Fundstrat's Tom Lee is now concerned the market will trade down in August. » Read More
Wall Street's direction Thursday is likely to be driven — at least in the early morning — by two key economic numbers, the weekly jobless claims report and December retail sales.
Tuesday’s pullback was virtually inevitable, but that doesn’t mean you cash out now.
There’s a lot of value in the overall markets right now, said Bill Miller, chairman, CIO and portfolio manager at Legg Mason Capital Management. He shared his market strategy and stock picks with investors.
The U.S. and global technology market will continue to grow in 2010, said Andrew Bartels, vice president and principal analyst at Forrester Research. He shared his sector outlook.
As the economy recovers and the outlook for jobs improves, employers are looking to hire again. That’s why now is a good time for the business community to make a belated resolution for 2010: to make the hiring of Soldiers and veterans a top national priority.
'Bond vigilantes' are selling Eastern European, Dubai, Irish and Italian debt and at some point will go for bigger bait, Guy Monson, managing partner and CIO of Sarasin & Partners, told CNBC late Monday.
The Dow and the S&P 500 closed at fresh 15-month highs as shares of big manufacturers advanced on strong Chinese economic data, but the Nasdaq fell as tech shares succumbed to profit-taking.
Stocks are poised for solid gains at the start of trading Monday, following rallies in major markets in Asia and Europe.
U.S. stocks finished the first trading week of 2010 on a positive note, with the Dow and S&P 500 reaching their highest level in 15-months.
The CBOE Volatility Index (VIX), also known as the “Investor Fear Gauge," hit a 19 month low on Friday. What does it all mean for stocks and investments going forward? Hank Smith, CIO of Haverford Investments, and Mike Rubino, president of Rubino Financials, discussed their market analyses.
The company has been putting the pieces together for a soup-to-nuts approach to all kinds of technology, starting with the network, focused on video as an entertainment and communications medium, and offering devices up and down the food chain.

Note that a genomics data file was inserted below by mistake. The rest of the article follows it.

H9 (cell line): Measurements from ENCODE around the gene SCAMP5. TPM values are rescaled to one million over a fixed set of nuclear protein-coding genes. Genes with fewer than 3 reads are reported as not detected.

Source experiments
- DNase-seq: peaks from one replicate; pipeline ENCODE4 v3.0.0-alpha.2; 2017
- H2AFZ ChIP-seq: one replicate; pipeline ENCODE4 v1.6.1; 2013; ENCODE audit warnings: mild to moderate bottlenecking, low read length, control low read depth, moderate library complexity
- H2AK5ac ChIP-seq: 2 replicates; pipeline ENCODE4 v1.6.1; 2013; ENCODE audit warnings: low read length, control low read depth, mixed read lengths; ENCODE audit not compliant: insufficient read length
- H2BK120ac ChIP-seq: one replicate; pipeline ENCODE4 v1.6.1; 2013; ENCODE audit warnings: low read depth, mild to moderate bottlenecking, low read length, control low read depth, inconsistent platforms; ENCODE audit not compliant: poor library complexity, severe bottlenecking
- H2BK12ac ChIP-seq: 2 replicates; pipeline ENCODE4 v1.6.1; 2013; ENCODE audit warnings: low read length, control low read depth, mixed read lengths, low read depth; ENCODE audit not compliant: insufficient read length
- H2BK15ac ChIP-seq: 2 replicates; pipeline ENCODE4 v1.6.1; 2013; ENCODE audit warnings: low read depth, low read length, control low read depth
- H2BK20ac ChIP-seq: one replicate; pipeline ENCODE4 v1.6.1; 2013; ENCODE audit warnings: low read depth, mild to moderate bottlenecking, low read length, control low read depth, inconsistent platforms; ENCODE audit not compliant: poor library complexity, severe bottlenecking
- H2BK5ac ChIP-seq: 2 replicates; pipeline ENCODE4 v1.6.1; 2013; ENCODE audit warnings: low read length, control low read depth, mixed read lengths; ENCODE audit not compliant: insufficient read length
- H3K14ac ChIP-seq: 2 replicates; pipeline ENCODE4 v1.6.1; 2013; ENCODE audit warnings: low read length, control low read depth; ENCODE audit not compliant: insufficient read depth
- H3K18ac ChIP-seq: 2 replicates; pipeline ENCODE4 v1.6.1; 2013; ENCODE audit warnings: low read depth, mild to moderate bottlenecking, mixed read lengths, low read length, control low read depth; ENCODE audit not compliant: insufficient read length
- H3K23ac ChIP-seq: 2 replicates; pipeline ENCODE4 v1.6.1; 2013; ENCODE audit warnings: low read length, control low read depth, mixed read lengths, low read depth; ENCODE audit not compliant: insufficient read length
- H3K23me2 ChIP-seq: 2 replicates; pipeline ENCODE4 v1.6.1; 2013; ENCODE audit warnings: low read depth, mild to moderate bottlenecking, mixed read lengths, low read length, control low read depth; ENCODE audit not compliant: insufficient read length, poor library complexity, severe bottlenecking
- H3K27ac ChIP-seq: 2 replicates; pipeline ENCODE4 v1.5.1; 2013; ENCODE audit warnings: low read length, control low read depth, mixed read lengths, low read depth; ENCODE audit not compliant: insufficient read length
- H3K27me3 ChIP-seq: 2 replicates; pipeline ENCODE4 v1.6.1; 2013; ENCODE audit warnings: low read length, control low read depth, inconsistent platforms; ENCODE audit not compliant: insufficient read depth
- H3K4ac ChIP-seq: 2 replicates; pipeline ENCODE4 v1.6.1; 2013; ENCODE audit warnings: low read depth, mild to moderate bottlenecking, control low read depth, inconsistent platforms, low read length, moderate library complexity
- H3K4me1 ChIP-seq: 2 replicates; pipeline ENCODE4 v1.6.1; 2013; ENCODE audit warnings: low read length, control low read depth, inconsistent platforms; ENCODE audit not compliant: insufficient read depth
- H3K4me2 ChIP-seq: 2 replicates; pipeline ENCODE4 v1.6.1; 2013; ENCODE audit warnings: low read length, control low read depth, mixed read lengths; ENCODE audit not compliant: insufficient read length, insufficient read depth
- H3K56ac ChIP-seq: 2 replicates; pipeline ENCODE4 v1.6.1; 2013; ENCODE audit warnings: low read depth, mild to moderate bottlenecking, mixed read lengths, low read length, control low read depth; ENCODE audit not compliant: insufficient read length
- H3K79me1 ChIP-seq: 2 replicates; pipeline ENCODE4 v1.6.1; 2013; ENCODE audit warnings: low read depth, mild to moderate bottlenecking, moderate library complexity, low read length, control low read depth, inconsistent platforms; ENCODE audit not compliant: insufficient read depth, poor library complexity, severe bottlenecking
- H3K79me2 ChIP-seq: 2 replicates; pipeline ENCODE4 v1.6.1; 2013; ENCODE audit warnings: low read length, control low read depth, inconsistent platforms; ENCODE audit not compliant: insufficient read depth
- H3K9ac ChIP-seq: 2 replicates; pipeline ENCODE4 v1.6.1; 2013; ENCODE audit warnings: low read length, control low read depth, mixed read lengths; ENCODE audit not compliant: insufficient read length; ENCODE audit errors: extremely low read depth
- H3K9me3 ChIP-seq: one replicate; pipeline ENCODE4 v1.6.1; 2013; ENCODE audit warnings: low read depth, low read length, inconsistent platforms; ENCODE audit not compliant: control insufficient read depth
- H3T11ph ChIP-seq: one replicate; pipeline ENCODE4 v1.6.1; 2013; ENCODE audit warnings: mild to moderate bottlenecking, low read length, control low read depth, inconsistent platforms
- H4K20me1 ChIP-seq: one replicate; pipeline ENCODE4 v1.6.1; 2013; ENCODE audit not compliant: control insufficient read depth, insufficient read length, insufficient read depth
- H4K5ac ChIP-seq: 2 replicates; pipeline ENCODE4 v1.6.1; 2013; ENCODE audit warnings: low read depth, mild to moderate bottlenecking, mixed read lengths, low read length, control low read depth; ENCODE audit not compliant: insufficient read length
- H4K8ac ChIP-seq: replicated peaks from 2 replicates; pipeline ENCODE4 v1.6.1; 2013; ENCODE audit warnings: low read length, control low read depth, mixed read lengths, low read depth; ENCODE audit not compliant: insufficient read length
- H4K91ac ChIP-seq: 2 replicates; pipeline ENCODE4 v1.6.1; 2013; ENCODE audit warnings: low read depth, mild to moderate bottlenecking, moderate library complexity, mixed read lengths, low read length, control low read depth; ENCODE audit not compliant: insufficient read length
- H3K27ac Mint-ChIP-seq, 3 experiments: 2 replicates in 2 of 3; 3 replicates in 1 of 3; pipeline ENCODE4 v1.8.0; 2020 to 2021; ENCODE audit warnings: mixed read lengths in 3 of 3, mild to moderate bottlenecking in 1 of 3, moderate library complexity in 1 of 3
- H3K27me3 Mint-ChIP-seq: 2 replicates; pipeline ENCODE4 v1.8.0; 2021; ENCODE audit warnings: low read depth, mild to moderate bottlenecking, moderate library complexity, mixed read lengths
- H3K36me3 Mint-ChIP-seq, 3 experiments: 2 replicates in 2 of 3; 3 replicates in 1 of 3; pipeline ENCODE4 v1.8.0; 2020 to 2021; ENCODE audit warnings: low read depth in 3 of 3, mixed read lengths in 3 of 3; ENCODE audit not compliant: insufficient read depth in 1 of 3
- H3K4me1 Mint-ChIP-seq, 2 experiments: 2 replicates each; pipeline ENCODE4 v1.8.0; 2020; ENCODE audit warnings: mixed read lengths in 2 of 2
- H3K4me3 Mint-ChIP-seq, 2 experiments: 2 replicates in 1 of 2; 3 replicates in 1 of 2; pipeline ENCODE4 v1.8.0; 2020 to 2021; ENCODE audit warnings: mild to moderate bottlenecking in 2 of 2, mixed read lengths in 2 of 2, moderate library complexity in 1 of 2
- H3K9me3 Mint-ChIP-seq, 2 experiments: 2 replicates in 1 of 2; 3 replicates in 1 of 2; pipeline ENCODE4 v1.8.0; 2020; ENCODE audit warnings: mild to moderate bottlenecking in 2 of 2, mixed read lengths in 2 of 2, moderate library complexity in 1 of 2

The traders are keeping an eye on tech stocks with the Consumer Electronics Show now underway in Las Vegas.
We’re about halfway through the "dividend season" but two strategists say it’s not too late to cash in. Joseph Keating, CIO of Private Asset Management at RBC Bank, and Don Taylor, portfolio manager of Franklin Rising Dividend Funds, offered their best dividend plays.
IBM stock closed out 2009 by hitting a 10-year high. Will they surge on again this year? Toni Sacconaghi, senior research analyst at Sanford C. Bernstein shared his insights.
Google’s expected unveiling on Tuesday of a rival to the iPhone is part of its careful plan to try to do what few other technology companies have done before: retain its leadership as computing shifts from one generation to the next. The New York Times reports.
Stocks are starting the new year with a bang. The major averages are seeing their best gains since November, but will it continue through January? Ned Riley, CEO of Riley Asset Management, shared his market strategy.
In today's trading session, a total of 41 stocks in the S&P 500 reached new 52-week highs. Here is a look at those companies.
U.S. stocks finished down for the week but up for the year with the S&P and the Dow closing a wildly volatile year up 23% and 19% respectively. The NASDAQ Composite managed a gain of 44% for the year.
A popular investment strategy suggests buying the ten Dow Jones Industrial Average components with the highest yielding dividends. Here is the list going into 2010.
The major indicies are on track for their best annual performance since 2003. Where should investors put their money to work in 2010? Katie Stockton, chief market technician at MKM Partners, shared her insight.